Meantime, Tempur Sealy’s sales jumped 111.4% in the third quarter, to $735.5 million from $347.9 million a year ago. Net income soared to $40.2 million, or $0.65 a share, from a loss of $2.0 million, or $0.03. Without unusual items, such as integration costs, the company earned $0.73 a share, up from $0.70. That beat the consensus forecast of $0.68 a share in profits on $710 million of revenue.
The gains were mostly due to Sealy, which boosted revenue by $389.9 million. Tempur Pedic’s North American sales gained 0.6%, while international revenue dipped 3.6% on continued weakness in Europe.
Tempur Sealy Shares are Far From Sleepy
The stock has a history of volatility, which is one risk of investing in it: as we reported in a June 2012 Investing Daily article, it plunged 48% on June 6, 2012, after rising competition in North America prompted Tempur Pedic to sharply cut its sales forecast.
However, it has gained nearly 88% since then. Along the way, it saw a nearly 12% drop on June 26, 2013, after Tempur Sealy lowered its full-year profit estimate, and a 14% surge following the company’s third quarter earnings report.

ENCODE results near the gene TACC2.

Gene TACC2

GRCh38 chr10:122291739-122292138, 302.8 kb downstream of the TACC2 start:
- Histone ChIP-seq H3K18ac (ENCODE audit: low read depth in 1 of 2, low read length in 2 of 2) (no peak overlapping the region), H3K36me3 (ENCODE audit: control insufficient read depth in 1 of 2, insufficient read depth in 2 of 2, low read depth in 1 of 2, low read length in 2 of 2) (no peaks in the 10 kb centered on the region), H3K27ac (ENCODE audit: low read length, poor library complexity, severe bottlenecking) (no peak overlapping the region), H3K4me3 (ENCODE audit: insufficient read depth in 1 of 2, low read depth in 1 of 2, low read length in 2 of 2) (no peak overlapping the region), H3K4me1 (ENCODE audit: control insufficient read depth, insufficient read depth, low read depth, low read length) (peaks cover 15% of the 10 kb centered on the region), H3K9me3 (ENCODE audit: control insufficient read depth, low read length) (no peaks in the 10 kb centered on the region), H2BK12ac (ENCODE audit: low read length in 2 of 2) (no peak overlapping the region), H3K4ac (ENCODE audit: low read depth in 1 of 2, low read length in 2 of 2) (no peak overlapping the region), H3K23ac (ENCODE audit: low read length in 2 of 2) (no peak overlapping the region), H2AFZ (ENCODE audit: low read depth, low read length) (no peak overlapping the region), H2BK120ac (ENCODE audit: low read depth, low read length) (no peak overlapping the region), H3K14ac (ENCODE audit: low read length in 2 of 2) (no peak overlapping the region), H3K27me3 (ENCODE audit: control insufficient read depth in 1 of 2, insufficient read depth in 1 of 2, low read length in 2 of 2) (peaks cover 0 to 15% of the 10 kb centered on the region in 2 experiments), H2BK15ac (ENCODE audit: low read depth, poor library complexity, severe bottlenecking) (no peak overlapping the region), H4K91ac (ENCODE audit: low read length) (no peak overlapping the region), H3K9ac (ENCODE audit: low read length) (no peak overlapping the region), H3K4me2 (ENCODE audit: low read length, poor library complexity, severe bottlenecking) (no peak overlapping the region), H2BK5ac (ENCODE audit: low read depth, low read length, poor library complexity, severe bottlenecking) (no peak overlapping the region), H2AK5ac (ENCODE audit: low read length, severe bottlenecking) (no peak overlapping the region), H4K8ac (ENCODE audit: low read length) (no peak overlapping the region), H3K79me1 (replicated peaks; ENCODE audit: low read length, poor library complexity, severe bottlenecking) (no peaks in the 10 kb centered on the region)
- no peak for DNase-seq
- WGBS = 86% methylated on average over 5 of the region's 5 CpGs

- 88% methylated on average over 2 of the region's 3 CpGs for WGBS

Tempur Sealy shares have a beta rating of 2.09, meaning they are more than twice as volatile as the overall market, so only investors who can tolerate that level of unpredictability should consider the stock.
The shares are also not cheap, trading at 41.3 times the company’s last 12 months of earnings, though they do sport a forward p/e that’s more reasonable, at 17.6, but still higher than competing specialty mattress maker Select Comfort (NasdaqGS: SCSS) at 14.4.
Long-Term Trends Going Tempur Sealy’s Way
On the plus side, the company continues to report good progress integrating Sealy, and it should keep benefiting from a recovering housing market and an aging population.
Prospects for its memory foam mattresses also look promising: according to a recent research report from Research and Markets, the U.S. memory foam mattress market will grow at a compound annual rate of 11.96% between 2012 and 2016, partly driven by increasing cases of sleep disorders.
The average analyst estimate calls for earnings of $2.34 a share for all of 2013, down from $2.61 in 2012, but Tempur Sealy’s profits are forecast to turn around and rise to $2.86 a share in 2014.